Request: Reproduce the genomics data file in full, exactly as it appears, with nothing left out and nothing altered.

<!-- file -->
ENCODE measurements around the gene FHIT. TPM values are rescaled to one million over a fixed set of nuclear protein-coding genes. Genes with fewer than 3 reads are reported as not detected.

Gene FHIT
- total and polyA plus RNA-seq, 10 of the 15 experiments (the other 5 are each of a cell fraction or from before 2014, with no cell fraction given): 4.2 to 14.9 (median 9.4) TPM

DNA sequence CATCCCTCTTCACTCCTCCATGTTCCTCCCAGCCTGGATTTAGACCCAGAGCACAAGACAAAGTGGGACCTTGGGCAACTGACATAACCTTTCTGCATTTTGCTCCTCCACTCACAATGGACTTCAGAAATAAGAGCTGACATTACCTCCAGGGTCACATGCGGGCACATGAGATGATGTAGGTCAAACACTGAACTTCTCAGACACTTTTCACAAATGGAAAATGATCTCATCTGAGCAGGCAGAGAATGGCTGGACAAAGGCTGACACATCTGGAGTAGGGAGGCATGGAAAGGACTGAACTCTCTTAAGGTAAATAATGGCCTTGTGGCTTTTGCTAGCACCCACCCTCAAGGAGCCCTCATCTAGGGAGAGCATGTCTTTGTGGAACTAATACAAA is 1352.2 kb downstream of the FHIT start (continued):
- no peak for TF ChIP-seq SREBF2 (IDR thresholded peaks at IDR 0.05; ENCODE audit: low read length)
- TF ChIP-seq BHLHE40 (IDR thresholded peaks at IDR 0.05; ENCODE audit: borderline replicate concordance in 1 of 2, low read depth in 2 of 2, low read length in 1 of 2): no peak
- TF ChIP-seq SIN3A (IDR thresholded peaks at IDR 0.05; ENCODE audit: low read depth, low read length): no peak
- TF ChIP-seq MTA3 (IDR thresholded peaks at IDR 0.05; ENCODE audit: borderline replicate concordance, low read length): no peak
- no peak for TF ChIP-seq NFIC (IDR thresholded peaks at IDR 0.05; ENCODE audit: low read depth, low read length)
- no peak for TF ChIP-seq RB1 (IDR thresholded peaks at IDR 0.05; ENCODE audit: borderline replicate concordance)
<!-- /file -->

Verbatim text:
ENCODE measurements around the gene FHIT. TPM values are rescaled to one million over a fixed set of nuclear protein-coding genes. Genes with fewer than 3 reads are reported as not detected.

Gene FHIT
- total and polyA plus RNA-seq, 10 of the 15 experiments (the other 5 are each of a cell fraction or from before 2014, with no cell fraction given): 4.2 to 14.9 (median 9.4) TPM

DNA sequence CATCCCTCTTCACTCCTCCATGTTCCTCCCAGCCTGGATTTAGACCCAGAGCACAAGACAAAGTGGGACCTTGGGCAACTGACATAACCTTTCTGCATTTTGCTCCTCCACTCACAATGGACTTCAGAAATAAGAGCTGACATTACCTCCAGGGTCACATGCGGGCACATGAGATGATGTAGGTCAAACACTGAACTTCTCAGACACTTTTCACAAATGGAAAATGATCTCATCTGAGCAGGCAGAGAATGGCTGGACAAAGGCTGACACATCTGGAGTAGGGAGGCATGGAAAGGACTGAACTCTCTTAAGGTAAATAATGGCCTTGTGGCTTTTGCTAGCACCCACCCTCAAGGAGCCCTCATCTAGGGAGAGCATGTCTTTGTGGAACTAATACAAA is 1352.2 kb downstream of the FHIT start (continued):
- no peak for TF ChIP-seq SREBF2 (IDR thresholded peaks at IDR 0.05; ENCODE audit: low read length)
- TF ChIP-seq BHLHE40 (IDR thresholded peaks at IDR 0.05; ENCODE audit: borderline replicate concordance in 1 of 2, low read depth in 2 of 2, low read length in 1 of 2): no peak
- TF ChIP-seq SIN3A (IDR thresholded peaks at IDR 0.05; ENCODE audit: low read depth, low read length): no peak
- TF ChIP-seq MTA3 (IDR thresholded peaks at IDR 0.05; ENCODE audit: borderline replicate concordance, low read length): no peak
- no peak for TF ChIP-seq NFIC (IDR thresholded peaks at IDR 0.05; ENCODE audit: low read depth, low read length)
- no peak for TF ChIP-seq RB1 (IDR thresholded peaks at IDR 0.05; ENCODE audit: borderline replicate concordance)